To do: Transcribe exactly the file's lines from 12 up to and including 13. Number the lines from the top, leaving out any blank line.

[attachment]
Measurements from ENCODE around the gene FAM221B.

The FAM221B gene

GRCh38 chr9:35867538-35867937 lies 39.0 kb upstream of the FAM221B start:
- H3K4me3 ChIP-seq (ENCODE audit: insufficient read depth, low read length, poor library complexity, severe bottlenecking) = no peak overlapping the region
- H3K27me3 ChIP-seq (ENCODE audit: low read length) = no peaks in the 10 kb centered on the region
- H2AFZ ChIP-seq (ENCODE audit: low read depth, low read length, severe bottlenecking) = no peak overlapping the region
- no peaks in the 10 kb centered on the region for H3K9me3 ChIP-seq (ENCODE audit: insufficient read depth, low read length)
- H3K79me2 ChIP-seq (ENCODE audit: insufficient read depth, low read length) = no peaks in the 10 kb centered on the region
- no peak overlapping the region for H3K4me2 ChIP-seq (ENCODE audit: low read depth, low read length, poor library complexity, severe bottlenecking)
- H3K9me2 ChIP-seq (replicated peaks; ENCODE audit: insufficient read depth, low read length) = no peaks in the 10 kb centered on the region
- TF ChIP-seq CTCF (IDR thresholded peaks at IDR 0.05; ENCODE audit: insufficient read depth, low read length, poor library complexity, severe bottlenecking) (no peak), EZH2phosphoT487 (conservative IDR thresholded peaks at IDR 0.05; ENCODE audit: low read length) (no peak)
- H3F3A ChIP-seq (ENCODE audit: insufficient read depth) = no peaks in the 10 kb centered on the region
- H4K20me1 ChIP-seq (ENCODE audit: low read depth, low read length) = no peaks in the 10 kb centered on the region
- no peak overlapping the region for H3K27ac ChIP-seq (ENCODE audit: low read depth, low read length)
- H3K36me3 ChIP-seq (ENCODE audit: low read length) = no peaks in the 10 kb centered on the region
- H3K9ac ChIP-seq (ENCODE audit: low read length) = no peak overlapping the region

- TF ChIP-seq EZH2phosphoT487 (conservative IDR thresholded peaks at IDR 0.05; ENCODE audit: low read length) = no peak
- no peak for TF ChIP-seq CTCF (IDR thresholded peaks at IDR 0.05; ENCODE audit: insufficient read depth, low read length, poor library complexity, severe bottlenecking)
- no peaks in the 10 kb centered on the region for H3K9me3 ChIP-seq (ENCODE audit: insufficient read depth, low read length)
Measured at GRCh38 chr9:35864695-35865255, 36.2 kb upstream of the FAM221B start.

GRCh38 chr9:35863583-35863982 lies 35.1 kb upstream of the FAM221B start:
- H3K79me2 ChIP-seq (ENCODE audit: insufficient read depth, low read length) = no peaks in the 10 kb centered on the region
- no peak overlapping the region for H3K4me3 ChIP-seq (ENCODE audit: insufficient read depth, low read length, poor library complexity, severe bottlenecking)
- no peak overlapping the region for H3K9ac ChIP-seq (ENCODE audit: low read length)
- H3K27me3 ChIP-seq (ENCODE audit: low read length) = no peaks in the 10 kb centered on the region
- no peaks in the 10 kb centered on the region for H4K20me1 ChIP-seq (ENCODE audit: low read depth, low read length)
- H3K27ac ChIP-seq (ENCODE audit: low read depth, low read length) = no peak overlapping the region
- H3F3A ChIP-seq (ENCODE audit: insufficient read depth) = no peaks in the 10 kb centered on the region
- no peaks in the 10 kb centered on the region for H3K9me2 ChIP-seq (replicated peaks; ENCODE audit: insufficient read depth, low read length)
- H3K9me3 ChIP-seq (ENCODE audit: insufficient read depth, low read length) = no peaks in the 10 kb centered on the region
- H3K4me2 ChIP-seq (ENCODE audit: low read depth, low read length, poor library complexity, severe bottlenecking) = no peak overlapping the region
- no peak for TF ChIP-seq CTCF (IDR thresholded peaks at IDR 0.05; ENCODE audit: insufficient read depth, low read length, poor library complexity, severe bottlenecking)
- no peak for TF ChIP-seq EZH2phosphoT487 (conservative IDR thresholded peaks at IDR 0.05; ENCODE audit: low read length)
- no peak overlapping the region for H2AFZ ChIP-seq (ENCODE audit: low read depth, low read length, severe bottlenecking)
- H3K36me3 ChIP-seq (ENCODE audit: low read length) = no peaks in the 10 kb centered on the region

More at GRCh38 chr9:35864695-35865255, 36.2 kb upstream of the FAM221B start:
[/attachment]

- H3F3A ChIP-seq (ENCODE audit: insufficient read depth) = no peaks in the 10 kb centered on the region
- H4K20me1 ChIP-seq (ENCODE audit: low read depth, low read length) = no peaks in the 10 kb centered on the region